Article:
An essay by painter and writer Dmitry Samarov about the influence of place on an artist's work.
Samarov writes: "If you're a painter who's primarily inspired by your physical surroundings, it takes some time for a new place to soak into your consciousness in that way that's required to make pictures. Meanwhile, everywhere I turn here, there's a new thing to look at and tuck away for use later... My presence is starting to creep in as well: the back room has my bookshelf and flatfile and a bunch of old paintings on the walls... I'm beginning to belong."
D Richmond looks at the pictorial achievements of Sigmar Polke.
Dicussing Polke's "play between illusionism and reality," in the painting Negative Value II, Mizar, 1982, Richmond writes: "there is no recognizable imagery and the color in itself is ambiguous. What gesture that exists, if one could call it that, is not in the traditional painterly terms that one or at least myself thinks about in creating space. The space that exists in this does not make the canvas plane, the proto-typical concern of a Greenbergian formalism in late 20th century the primary focus. In fact this surface plane is of no import, hence the illusionism. Polke has created a spatial infinite..."
Frank Hobbs blogs a selection of thoughts on painting by Alan Feltus.
On painting's function in society Feltus writes: "I think art wants to be something people can turn to for a kind of meaning in their lives, or for a calm place within the turbulance of our modern world. Art doesn't have to explain our situation within the complexity of a chaotic and unstable society. Art can become social commentary, but it can also serve a much needed purpose providing a place of refuge wherein one can find a reason, or justification, for all the battling we have to do, mentally or physically, most of every day of our lives."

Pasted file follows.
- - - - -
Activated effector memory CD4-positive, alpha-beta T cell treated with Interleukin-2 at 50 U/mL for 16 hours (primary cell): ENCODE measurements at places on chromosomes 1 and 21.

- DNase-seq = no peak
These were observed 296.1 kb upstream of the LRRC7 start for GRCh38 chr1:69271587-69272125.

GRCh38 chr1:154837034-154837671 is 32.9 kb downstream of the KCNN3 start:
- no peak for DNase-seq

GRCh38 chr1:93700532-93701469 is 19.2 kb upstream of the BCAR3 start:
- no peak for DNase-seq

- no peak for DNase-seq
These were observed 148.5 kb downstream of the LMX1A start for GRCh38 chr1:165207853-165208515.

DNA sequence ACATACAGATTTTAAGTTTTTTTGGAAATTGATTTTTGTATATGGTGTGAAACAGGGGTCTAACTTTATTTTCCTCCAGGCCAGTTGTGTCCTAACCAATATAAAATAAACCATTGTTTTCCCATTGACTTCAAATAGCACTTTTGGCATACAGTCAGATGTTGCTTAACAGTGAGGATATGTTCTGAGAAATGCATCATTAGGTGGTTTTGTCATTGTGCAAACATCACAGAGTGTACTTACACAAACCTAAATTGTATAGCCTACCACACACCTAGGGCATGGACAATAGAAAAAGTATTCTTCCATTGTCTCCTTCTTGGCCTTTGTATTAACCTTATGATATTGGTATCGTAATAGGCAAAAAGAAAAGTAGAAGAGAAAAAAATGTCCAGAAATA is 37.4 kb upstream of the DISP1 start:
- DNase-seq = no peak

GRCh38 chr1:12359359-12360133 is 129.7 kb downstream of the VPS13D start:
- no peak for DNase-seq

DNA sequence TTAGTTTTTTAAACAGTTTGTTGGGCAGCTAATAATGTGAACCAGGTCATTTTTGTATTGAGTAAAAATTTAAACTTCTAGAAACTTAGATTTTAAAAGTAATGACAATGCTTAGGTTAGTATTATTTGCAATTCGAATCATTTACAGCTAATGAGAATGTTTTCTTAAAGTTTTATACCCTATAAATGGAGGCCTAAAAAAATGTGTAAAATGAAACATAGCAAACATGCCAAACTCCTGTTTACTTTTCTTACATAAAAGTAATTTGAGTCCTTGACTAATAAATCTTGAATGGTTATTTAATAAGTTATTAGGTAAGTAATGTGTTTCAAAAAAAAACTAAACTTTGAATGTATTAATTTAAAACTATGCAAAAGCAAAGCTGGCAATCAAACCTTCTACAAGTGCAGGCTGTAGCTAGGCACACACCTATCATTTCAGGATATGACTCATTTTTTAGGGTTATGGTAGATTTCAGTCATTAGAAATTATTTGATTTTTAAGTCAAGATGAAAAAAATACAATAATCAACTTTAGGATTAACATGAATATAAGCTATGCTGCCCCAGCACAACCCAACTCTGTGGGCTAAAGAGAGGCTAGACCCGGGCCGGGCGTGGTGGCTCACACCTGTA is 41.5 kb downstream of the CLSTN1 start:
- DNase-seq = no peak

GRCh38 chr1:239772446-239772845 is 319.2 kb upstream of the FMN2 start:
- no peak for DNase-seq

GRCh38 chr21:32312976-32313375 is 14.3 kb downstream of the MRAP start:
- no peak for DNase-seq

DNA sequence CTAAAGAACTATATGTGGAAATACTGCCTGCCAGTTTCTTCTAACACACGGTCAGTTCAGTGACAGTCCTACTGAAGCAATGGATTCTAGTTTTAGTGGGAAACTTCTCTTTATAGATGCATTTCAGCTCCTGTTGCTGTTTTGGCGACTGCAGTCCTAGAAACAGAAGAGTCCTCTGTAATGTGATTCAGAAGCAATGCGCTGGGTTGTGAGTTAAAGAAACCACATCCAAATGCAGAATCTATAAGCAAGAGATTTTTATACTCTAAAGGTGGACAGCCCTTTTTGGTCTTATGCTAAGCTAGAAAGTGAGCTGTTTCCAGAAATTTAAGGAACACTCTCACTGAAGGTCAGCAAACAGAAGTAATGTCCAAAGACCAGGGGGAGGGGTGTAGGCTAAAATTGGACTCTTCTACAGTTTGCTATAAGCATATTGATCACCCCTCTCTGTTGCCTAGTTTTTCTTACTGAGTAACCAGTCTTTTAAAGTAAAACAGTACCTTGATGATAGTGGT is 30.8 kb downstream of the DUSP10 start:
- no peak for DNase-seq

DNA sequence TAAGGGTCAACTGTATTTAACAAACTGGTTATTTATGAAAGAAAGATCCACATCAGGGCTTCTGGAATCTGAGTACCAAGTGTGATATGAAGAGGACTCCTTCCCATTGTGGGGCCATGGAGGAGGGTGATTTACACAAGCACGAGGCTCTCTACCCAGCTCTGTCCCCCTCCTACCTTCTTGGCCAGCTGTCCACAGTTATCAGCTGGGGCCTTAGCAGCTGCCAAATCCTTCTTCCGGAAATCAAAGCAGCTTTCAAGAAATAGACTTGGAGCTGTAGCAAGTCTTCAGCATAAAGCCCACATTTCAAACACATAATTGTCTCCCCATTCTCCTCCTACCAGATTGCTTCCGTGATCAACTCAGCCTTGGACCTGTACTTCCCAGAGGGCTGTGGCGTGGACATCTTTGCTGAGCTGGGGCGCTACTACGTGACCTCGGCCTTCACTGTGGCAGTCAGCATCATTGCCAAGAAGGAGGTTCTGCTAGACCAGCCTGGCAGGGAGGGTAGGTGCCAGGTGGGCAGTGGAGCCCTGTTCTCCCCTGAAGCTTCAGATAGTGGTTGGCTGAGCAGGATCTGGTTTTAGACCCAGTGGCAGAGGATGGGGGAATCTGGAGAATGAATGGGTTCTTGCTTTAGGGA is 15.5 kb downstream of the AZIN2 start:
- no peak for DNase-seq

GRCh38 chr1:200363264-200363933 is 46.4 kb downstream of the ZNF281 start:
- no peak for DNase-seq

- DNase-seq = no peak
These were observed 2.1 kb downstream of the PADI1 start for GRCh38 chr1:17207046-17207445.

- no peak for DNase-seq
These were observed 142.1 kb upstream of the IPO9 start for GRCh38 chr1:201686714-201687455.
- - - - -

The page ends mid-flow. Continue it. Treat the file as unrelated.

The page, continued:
Bernhard Gaul profiles Austrian painter Max Weiler (1910 -2001). Gaul recalls that visiting an a 1980's exhibition of Weiler's work and hearing him talk "was the first time painting was revealed to me as an attitude, and as a physical experience."
Recalling a visit to an 2004 exhibition of Weiler's large scale paintings, Gaul writes: "exposure appears also as a core element in the way they are painted. In their essence they are hardly wilfully constructed nor are they first of all outpourings of inner conditions. Instead they appear like subtle responses to something external, although translated through the painter: Nature in many parts, or fragments of it. They are also generous, or better: expansive, providing a surface that allows for a stretching (of the soul?) like across a desert, ice, the sky – or indeed the sea."
Spurred by a recent exhibition of works by James Castle at Galerie Karsten Greve, Paris, an interesting post considers the true dynamic of influence between the avant-garde and "outsider" artists such as Castle. Although Castle's works look like those "who might have been a follower of Jean Dubuffet and Jean Fautrier... The fact that parts of the avant-garde incorporated 'outsider art' into their visual repertoire draws a different picture of the role of 'influence' than is suggested" by recent history.
As part of his series about under-known artists, Raphael Rubinstein profiles the paintings of René Daniëls.